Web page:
With Michael Mauti, Gerald Hodges, Jordan Hill and the rest of the memorable 2012 senior class out the door, questions about Penn State’s new ringleaders naturally arose heading into spring practice.
And although head coach Bill O’Brien admitted there are several areas with question marks surrounding them, he said team leadership will not be one of them.
The Nittany Lions got the first of 15 spring practices under their belt Monday, and O’Brien said competent leaders have already stepped forward, such as rising seniors John Urschel and Glenn Carson. The second-year coach said the team is not very deep at some positions — linebacker especially — but hopes to see this improve as the 2013 season draws closer.
O’Brien said the general sentiment among the team is excitement as players enjoy the early chance to build on a 2012 season that saw many ups but also quite a few downs.
“It was a really good start to a new era. We owe a lot to the  seniors, and we won eight of the last 10,” O’Brien said.
“But at the end of the day, we were 8-4. We started the season 0-2. We have a lot to improve on. We have a lot of work to do. We have a lot of positions that need to get better. We need to find some depth.”
The linebacker corps took a huge hit this offseason, graduating two NFL-caliber players in Mauti and Hodges.
Carson will return to his middle linebacker position where he finished last season with 85 tackles and Mike Hull, who totaled 58 tackles as a redshirt sophomore in 2012, will join him with a decent amount of experience under his belt.
O’Brien said he expects rising redshirt freshman Nyeem Wartman, who suffered an injury early last season, to also see significant playing time. But, other than these three, he said few other viable options have surfaced.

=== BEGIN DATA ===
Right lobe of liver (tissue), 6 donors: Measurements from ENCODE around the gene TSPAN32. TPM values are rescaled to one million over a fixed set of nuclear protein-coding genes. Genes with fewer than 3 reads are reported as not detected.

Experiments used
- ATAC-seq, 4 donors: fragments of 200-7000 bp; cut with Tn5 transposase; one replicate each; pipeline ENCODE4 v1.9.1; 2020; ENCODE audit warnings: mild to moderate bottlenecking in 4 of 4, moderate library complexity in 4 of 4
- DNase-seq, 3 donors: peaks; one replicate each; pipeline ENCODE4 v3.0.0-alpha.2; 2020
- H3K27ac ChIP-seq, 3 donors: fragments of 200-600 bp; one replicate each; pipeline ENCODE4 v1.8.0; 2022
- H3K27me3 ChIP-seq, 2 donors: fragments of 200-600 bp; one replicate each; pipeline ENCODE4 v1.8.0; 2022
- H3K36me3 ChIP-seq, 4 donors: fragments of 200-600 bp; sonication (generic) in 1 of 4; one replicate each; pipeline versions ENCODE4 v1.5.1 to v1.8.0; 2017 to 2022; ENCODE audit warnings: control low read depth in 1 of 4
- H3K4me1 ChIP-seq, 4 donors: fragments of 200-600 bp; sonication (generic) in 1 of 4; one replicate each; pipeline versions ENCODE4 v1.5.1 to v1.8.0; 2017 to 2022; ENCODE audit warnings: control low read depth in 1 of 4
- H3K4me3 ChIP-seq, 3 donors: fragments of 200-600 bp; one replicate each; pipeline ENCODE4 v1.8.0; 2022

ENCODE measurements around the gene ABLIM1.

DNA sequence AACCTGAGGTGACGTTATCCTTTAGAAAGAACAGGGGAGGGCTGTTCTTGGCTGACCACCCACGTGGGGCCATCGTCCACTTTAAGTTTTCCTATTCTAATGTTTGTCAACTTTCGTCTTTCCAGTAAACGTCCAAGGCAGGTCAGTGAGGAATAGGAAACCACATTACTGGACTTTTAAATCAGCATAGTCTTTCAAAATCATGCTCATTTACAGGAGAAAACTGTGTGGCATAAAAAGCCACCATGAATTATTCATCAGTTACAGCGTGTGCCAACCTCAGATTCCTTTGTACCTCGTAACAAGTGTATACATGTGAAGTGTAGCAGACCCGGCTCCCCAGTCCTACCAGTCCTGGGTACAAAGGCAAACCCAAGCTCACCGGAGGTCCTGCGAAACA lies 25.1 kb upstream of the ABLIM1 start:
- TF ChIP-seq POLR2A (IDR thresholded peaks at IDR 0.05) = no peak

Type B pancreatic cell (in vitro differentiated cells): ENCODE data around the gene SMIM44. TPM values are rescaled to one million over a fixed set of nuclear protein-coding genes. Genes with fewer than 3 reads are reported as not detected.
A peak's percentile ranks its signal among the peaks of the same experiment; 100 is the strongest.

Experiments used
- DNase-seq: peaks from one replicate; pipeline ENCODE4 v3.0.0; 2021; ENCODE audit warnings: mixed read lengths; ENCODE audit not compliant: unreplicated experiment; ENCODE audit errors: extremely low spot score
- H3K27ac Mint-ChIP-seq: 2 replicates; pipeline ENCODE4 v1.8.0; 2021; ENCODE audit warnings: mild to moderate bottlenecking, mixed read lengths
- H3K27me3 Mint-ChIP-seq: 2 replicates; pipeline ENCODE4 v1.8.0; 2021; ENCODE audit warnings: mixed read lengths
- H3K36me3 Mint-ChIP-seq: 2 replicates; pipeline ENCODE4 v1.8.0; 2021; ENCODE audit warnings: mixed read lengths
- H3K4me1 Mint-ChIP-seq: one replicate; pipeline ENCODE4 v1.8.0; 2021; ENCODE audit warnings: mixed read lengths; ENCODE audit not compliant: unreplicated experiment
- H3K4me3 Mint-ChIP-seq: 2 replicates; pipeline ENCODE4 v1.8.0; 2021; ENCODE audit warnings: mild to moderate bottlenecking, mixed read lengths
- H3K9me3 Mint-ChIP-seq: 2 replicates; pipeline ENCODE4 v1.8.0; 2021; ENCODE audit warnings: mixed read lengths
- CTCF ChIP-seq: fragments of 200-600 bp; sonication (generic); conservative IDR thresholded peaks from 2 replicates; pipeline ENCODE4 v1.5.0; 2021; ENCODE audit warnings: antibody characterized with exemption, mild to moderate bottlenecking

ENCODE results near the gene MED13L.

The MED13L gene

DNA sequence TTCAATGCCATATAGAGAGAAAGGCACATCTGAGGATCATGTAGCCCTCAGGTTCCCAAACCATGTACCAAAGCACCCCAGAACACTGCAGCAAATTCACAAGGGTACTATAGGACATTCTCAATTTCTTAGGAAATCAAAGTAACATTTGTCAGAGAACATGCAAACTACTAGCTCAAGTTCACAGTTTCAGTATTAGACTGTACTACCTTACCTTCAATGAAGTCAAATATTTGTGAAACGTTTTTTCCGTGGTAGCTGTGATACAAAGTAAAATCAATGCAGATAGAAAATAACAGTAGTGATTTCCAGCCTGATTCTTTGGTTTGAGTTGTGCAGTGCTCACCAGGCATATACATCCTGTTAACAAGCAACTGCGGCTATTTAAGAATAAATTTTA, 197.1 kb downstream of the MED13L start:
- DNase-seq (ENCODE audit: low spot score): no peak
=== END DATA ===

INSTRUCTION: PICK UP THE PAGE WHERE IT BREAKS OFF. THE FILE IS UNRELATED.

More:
“All three of those guys have had excellent offseasons. Glenn Carson and Mike Hull have really worked hard,” O’Brien said.
“Nyeem, I think he worked very hard this offseason and we’re looking forward to seeing what he can do. But, there’s certainly not a lot of depth there, so it’s going to be imperative for myself to monitor that and make sure we’re not giving those guys too many reps.”
O’Brien said despite the team’s lack of depth at a few positions, he said he doesn’t feel the effects of the NCAA sanctions — which decreased the traditional number of incoming freshmen — are playing a factor in this area yet.
He added the limited depth is similar to the beginning of last season, but admitted this will soon become a more serious situation in future seasons as the limitations continue to take their toll on recruiting.
“I think we’re still dealing with a little bit of the same situation we dealt with in 2012,” O’Brien said. “I think when it gets really difficult is 2014, 2015, 2016. I think in 2013, even though we have some depth issues, we don’t have to get down to 65 [total scholarship players] until 2016.”
Regardless, O’Brien said all the incoming freshmen will have a shot at competing for playing time in the fall, including quarterback Christian Hackenberg, who some have speculated may redshirt.
O’Brien said the highly-touted commit will “certainly be in the mix” with rising sophomore Steven Bench and junior college transfer Tyler Ferguson once he joins them on campus in a few months.
“You bring these guys in that are on full scholarship, and unless they’re injured, you’re going to put them into the mix and let them compete and you’re going to play the best players,” O’Brien said. “You’re looking to go out there and put your best football team on the field on Aug. 31.”
Linebacker Ben Kline will not participate in spring practice (shoulder). Tight end Kyle Carter (wrist) and safety Stephen Obeng-Agypang (shoulder) will be limited and not play full-contact in the spring. Freshman tight end Adam Breneman, who tore his Anterior cruciate ligament last summer, will fully participate in spring practice, but the coaching staff will monitor him closely.